Iowa City, on paper, is a hotbed of liberalism. Due largely to the University of Iowa’s presence, Johnson County hasn’t voted primarily Republican in a presidential election since 1960. In 2016, Democratic candidate Hillary Clinton won 65.3 percent of the county’s votes, whereas Republican candidate Donald Trump received a mere 27.4 percent. An additional 7.4 percent of voters opted for third-party candidates.
In today’s polarizing political climate, in which insults are frequently hurled and debate is too often ignored, it’s all but impossible to have genuine discourse on the issues affecting American society. Case in point: On Sept. 22, Sen. Joni Ernst visited Iowa City as part of her yearly tour of Iowa’s 99 counties. As Jason Noble of the Des Moines Register wrote, “The 750-strong crowd peppered Ernst with questions throughout the hourlong forum and frequently punctuated her answers with boos, shouts, and jeers. At least two attendees were escorted out by police before it ended, and a dozen or so more walked out on their own accord, chanting, ‘We’ve heard enough.’ ”
On a campus that seems steadfast in ensuring every member of the Hawkeye community feels welcome, why was Ernst treated with such disrespect in the IMU? How tolerant is the university when it comes to political perspectives?
According to a 25-year survey compiled by the Higher Education Research Institute, from 1989 to 2014, the number of self-described conservative faculty decreased from around 20 percent to approximately 12 percent, whereas self-described liberal faculty grew from 40 percent to 60 percent. Furthermore, according to Georgetown University Professor Jacques Berlinerblau in a June Washington Post article, “a mind-boggling 3 percent of sociologists and 2 percent of literature professors identify as Republicans. When conservatives charge that they’re outnumbered by campus liberals, they are unequivocally correct.”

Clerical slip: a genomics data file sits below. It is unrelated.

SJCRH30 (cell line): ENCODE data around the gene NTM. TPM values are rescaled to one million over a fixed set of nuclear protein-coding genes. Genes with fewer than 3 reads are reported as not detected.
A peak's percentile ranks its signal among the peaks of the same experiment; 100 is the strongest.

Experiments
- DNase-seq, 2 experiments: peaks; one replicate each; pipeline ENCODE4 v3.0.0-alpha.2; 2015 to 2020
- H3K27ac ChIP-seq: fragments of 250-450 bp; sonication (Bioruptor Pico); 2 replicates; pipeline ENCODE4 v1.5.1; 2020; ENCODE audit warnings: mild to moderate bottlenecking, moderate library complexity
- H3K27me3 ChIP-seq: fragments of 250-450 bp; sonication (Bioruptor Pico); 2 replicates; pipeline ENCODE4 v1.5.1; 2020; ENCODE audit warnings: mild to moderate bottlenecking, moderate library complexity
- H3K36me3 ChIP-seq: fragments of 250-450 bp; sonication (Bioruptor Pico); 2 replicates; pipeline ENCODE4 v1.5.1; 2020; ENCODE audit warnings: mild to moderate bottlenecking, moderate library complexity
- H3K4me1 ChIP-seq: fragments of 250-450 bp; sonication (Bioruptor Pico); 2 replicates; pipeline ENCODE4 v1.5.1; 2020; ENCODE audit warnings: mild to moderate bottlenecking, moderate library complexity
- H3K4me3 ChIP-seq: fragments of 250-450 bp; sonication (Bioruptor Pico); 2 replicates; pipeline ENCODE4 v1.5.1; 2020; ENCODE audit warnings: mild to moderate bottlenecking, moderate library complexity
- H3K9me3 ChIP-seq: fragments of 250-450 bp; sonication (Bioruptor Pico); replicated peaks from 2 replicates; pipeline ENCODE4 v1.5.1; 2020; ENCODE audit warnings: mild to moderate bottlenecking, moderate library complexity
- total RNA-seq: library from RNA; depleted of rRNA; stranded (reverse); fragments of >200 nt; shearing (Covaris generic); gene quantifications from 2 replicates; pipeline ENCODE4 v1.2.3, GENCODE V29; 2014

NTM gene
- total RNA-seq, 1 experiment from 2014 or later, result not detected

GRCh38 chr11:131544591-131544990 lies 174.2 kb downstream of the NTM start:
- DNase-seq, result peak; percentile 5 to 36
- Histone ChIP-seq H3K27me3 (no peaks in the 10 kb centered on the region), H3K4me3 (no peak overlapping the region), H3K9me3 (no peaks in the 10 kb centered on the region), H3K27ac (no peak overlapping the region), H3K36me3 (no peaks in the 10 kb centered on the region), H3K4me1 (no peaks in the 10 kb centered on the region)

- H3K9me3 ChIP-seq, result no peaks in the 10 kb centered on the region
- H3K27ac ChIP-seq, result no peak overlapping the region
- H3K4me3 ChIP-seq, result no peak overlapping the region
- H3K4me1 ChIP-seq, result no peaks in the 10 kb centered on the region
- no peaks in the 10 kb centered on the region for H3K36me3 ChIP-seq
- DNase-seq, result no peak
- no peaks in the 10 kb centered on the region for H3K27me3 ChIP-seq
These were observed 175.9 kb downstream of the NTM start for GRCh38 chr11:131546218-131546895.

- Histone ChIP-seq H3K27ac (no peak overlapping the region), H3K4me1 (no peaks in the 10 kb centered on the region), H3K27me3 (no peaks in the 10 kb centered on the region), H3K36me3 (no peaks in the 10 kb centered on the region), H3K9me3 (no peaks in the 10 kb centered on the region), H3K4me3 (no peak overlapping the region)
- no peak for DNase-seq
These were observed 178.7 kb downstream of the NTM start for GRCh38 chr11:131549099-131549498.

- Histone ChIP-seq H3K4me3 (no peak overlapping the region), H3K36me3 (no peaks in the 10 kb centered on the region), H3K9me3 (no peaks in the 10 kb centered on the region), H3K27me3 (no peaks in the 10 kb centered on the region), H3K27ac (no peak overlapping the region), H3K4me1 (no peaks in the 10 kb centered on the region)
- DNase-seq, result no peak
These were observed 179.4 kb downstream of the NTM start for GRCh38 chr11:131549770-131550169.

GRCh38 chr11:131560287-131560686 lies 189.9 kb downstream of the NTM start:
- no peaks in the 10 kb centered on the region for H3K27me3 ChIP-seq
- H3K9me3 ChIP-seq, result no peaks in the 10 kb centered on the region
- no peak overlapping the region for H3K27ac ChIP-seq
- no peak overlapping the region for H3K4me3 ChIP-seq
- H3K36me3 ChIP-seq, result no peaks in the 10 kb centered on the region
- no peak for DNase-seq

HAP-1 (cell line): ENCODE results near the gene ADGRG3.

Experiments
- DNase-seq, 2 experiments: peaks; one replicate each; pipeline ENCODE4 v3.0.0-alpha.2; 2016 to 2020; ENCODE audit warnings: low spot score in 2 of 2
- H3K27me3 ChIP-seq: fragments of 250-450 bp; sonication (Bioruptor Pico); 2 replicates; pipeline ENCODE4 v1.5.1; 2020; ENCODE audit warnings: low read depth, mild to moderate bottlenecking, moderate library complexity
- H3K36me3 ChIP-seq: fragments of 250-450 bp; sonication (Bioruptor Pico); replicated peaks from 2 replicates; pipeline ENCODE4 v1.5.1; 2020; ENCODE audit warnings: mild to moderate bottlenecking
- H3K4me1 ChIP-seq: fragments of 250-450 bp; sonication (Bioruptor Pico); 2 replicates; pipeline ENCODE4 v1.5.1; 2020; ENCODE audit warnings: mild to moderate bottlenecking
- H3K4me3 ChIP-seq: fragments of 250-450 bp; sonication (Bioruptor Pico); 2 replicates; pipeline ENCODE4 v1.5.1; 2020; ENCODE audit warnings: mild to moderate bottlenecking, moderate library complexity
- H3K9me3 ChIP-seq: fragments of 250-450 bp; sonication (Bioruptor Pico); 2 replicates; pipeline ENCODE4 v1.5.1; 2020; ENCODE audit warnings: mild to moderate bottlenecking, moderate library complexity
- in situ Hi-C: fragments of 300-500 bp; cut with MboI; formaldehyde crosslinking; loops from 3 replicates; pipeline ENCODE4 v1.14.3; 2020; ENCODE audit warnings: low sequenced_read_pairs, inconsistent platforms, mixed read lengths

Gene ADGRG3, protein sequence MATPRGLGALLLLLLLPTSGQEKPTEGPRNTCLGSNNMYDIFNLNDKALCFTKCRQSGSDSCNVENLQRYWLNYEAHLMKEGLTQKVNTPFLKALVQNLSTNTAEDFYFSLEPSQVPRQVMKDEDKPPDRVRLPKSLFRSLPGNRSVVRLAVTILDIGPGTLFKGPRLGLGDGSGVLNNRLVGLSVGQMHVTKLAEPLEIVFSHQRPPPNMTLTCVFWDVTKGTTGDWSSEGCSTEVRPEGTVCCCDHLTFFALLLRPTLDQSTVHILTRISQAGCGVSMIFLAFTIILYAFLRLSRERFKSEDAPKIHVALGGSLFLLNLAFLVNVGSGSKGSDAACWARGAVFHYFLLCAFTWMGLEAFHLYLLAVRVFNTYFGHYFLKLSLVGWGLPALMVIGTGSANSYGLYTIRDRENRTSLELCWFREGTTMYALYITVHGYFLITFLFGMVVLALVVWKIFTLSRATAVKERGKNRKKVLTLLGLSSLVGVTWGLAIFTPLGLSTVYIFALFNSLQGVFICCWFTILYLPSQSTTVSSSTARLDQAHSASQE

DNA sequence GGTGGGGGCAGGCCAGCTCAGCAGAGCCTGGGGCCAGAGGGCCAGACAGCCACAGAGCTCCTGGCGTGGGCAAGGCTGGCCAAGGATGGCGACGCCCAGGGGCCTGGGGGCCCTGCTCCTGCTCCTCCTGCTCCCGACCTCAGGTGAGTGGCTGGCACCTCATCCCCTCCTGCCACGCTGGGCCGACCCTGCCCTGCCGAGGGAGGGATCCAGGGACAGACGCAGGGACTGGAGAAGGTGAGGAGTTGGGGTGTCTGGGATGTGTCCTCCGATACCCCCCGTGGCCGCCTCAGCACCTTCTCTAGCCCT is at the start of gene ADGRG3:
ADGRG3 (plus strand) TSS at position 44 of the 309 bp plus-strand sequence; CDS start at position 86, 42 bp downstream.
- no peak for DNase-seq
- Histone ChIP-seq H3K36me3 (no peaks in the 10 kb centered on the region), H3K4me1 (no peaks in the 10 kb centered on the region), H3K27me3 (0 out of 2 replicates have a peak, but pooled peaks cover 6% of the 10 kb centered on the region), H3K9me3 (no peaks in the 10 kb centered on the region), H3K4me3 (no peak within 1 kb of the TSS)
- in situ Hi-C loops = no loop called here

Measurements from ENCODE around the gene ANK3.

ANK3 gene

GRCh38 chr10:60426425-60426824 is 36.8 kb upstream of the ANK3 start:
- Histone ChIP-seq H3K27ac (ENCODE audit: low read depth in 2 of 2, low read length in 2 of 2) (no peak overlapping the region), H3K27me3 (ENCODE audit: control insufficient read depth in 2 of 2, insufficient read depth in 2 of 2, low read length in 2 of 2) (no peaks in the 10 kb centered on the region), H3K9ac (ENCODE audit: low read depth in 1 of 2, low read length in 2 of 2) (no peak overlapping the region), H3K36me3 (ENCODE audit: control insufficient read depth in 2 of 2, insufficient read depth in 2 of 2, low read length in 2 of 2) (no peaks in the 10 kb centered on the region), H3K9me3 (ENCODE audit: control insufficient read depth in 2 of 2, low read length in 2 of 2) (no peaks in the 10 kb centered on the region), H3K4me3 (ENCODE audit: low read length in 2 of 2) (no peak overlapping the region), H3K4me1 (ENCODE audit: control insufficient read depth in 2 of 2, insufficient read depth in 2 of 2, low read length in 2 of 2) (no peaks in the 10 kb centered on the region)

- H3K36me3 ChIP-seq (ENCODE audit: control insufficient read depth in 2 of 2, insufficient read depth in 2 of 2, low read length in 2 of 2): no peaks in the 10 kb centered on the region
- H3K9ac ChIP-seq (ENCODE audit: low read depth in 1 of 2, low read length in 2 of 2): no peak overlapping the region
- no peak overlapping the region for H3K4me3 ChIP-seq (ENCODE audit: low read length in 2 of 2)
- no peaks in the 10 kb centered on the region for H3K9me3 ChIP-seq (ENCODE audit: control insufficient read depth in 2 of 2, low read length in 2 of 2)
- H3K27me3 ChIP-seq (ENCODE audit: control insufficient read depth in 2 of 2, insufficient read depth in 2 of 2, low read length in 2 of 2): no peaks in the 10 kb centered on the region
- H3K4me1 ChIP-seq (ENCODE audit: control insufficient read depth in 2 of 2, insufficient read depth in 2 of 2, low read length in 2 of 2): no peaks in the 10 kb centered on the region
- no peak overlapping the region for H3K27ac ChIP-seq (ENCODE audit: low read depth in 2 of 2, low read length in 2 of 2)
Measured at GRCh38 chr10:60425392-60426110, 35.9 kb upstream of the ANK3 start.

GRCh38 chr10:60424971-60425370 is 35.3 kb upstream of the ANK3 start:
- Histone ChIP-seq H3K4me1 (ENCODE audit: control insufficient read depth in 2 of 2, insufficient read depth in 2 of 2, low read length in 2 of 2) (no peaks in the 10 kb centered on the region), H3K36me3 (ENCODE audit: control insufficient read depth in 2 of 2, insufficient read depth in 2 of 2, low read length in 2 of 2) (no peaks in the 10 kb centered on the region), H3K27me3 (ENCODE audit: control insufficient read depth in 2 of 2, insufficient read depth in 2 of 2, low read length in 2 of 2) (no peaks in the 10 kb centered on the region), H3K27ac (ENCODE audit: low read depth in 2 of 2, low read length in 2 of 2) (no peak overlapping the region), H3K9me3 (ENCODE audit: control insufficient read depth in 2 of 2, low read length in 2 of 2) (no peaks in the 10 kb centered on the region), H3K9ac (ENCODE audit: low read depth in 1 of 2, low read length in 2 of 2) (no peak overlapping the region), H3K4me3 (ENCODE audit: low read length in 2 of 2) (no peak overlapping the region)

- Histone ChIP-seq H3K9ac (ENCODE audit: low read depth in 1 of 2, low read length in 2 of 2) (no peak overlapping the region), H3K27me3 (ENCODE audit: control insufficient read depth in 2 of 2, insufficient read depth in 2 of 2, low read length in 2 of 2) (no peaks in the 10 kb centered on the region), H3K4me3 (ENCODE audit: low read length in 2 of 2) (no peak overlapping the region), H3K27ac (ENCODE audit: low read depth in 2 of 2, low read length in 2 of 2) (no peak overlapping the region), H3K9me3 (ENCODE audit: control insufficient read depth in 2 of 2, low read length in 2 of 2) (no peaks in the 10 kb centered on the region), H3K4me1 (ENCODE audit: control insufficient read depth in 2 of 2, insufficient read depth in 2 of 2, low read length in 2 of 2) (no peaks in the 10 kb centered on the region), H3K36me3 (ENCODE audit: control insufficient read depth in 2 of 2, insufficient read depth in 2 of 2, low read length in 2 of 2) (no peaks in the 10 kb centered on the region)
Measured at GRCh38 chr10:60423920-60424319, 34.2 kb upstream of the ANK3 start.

UI President Bruce Harreld told me an anecdote about a friend of his in charge of a school in the University of California system, in which said friend was on a political-commentary show. As Harreld pointed out, “The commentator said our country’s really divided right now, and I think everyone expected [my friend] to say ‘Republicans versus Democrats,’ but he said, ‘No, it’s my opinion versus everyone else’s.’ ” He stressed that there are too many incidents in which people with differing viewpoints don’t engage in dialogue and don’t try to understand alternative opinions. Harreld expressed hope that students weren’t being conditioned into believing certain political ideas by their teachers.
I am not the type of student to shy away from my opinions. Whenever a political situation arises, and my input is asked, I tell people the truth about myself, whether they agree with me or not, and I expect others to do the same. I believe that the only way to bridge any sort of gap between opposing ideologies is through debate and open conversation. Riots and threats solve nothing and only breed more animosity. As Harreld said, “It’s about coming together and learning from one another, even if we don’t agree at the end of the day.”
So, am I welcome here? Are all people with differing political views welcome at the UI? I asked 35 random students if they valued diversity of opinions. All but one said yes, that no political belief was superior to another. Coupled with Harreld’s words of wisdom, as well as my experiences with both conservatives and liberals I’ve met, I believe more can be done, but the conversation has only been started. The protests and riots at Berkeley and Evergreen cannot be repeated here. As a community, we must strive to remember that we all deserve the right to express our beliefs.
Submitted to the DI as part of a writing commons